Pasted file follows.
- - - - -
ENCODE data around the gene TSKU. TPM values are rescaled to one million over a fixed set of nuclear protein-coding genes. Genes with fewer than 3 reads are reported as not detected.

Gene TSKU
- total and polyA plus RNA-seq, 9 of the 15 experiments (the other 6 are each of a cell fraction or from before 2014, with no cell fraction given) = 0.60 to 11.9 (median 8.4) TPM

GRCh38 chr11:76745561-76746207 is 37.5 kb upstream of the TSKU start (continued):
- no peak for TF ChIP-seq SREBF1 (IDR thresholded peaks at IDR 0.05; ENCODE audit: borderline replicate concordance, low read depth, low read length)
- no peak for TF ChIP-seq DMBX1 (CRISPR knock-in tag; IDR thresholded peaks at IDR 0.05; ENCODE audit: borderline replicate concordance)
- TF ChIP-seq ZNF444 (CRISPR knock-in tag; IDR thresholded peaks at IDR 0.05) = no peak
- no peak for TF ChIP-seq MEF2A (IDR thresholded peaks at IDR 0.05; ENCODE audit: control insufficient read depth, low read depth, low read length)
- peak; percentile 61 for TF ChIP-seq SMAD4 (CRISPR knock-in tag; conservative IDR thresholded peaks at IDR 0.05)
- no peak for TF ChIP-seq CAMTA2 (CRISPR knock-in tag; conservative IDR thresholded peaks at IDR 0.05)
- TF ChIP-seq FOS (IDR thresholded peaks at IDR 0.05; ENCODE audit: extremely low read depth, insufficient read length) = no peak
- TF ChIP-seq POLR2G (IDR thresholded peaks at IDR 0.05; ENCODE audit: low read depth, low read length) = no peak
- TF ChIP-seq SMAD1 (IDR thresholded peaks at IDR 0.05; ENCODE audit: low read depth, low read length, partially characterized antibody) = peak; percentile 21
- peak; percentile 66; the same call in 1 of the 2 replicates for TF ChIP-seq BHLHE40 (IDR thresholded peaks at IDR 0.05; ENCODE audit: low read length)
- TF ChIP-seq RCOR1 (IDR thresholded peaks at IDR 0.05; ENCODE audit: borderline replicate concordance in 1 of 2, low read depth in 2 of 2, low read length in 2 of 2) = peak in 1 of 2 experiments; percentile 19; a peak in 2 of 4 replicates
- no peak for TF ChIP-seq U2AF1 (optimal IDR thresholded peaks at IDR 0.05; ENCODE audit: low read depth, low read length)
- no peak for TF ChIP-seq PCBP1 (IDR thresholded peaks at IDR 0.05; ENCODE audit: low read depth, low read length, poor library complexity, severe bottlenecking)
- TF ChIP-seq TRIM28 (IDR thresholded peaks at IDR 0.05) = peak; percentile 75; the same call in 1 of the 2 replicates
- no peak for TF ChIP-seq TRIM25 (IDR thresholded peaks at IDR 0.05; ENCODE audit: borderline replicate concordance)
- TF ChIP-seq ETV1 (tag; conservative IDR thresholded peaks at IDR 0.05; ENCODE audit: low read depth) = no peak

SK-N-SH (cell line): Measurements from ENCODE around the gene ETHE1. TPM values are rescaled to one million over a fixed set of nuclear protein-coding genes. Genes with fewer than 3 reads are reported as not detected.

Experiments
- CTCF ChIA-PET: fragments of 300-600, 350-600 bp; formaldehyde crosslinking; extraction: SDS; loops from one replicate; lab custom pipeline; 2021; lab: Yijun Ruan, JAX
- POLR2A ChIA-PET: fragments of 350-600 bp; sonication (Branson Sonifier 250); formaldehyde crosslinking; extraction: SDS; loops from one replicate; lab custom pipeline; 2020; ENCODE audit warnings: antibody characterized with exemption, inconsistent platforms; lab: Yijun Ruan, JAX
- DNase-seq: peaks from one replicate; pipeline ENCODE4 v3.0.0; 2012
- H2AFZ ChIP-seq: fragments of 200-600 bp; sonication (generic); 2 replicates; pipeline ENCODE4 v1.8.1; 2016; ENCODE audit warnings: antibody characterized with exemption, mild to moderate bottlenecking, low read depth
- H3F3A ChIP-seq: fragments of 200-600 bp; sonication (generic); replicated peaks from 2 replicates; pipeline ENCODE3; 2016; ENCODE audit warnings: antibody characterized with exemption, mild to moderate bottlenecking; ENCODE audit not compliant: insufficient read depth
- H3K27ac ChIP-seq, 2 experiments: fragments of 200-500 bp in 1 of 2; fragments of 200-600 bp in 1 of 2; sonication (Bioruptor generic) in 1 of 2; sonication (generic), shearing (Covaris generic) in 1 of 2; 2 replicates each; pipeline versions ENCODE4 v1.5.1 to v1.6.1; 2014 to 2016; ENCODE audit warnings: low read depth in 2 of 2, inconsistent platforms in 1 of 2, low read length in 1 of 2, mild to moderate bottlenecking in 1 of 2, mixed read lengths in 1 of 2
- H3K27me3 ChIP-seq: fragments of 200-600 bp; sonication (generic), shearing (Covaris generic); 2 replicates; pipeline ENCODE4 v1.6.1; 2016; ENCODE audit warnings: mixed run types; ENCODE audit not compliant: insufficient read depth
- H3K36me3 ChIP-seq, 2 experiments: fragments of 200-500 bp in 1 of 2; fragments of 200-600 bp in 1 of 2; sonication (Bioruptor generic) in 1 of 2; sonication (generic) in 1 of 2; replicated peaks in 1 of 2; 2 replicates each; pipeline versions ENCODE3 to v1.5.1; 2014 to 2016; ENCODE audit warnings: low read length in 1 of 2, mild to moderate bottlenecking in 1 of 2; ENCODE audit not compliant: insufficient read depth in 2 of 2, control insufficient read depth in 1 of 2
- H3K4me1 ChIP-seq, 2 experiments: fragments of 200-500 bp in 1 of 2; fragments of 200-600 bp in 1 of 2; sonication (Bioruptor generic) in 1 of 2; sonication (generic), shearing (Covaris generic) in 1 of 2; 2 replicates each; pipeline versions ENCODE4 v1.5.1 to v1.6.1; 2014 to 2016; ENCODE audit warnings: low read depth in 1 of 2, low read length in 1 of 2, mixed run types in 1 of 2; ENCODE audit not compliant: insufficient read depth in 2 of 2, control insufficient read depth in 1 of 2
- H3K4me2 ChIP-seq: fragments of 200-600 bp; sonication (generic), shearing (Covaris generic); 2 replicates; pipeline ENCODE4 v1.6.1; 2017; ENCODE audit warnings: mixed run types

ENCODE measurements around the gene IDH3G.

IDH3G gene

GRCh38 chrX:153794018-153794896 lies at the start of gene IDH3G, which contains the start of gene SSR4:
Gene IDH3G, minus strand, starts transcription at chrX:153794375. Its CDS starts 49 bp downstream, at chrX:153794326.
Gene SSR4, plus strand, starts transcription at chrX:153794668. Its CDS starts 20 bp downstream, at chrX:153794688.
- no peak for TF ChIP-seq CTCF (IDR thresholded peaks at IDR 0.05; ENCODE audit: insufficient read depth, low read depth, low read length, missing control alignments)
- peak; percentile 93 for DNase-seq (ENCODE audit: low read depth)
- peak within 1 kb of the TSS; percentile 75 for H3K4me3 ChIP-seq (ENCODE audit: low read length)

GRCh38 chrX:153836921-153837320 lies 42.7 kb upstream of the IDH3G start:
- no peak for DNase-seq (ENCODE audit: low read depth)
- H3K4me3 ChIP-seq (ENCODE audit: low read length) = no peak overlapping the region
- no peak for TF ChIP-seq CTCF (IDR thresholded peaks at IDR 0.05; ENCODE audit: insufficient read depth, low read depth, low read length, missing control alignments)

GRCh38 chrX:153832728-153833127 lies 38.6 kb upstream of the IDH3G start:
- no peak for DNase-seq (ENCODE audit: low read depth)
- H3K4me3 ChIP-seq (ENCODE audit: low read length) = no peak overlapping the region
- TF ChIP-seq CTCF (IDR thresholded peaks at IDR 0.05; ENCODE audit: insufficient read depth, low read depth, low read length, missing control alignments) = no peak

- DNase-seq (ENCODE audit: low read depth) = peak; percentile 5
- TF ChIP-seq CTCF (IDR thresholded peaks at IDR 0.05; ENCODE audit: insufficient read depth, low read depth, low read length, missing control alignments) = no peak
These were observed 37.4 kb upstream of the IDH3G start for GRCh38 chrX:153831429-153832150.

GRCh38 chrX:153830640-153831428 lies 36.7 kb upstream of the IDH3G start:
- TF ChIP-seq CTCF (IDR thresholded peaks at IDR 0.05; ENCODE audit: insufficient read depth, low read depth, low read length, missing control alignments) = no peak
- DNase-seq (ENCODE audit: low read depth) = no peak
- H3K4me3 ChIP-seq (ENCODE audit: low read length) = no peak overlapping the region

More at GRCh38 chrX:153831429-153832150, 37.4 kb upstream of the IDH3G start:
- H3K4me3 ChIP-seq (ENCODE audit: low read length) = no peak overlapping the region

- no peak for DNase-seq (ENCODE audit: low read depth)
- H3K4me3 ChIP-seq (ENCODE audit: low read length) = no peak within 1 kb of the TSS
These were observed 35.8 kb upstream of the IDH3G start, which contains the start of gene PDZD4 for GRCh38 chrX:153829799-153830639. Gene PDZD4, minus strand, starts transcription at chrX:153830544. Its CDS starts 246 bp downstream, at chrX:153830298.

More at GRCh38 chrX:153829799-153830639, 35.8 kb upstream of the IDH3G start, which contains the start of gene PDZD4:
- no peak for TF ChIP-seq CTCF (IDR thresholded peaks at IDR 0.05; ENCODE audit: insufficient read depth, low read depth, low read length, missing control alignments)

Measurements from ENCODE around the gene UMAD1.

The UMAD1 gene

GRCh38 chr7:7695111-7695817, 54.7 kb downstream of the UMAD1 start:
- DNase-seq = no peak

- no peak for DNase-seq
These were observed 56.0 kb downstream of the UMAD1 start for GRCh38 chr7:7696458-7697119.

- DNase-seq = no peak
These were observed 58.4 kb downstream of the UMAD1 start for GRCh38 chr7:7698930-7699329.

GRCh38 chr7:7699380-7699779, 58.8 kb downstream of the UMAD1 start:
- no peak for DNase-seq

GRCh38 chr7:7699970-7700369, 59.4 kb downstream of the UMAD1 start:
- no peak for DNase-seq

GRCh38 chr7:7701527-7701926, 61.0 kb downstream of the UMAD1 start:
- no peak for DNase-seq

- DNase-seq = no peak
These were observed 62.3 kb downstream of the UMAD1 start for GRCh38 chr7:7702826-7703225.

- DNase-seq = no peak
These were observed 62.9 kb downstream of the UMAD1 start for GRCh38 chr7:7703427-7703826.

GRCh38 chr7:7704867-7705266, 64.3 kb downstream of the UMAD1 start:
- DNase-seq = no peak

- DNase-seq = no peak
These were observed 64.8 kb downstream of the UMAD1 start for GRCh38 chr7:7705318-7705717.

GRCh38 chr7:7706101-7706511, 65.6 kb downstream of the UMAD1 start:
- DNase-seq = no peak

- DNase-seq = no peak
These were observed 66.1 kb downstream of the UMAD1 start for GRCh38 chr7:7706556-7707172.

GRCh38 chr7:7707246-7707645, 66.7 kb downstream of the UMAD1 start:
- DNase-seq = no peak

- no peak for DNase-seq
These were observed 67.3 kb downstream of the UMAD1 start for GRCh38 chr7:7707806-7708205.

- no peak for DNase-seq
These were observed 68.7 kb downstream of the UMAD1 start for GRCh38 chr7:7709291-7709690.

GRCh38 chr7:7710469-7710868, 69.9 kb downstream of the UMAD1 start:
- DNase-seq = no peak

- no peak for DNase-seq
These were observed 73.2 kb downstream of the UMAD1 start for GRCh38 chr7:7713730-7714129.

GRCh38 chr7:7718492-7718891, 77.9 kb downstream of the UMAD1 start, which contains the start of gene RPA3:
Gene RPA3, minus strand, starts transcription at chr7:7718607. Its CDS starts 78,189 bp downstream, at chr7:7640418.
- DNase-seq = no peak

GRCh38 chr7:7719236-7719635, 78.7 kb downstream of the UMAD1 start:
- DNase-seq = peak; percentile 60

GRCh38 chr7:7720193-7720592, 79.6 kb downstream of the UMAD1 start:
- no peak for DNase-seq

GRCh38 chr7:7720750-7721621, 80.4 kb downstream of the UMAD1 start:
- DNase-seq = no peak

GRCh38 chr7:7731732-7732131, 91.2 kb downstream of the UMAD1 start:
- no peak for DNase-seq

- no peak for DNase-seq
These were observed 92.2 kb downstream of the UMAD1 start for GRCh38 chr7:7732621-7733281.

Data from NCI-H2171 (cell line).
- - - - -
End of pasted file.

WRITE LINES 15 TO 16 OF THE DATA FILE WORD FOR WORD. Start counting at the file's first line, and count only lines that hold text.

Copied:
- TF ChIP-seq RCOR1 (IDR thresholded peaks at IDR 0.05; ENCODE audit: borderline replicate concordance in 1 of 2, low read depth in 2 of 2, low read length in 2 of 2) = peak in 1 of 2 experiments; percentile 19; a peak in 2 of 4 replicates
- no peak for TF ChIP-seq U2AF1 (optimal IDR thresholded peaks at IDR 0.05; ENCODE audit: low read depth, low read length)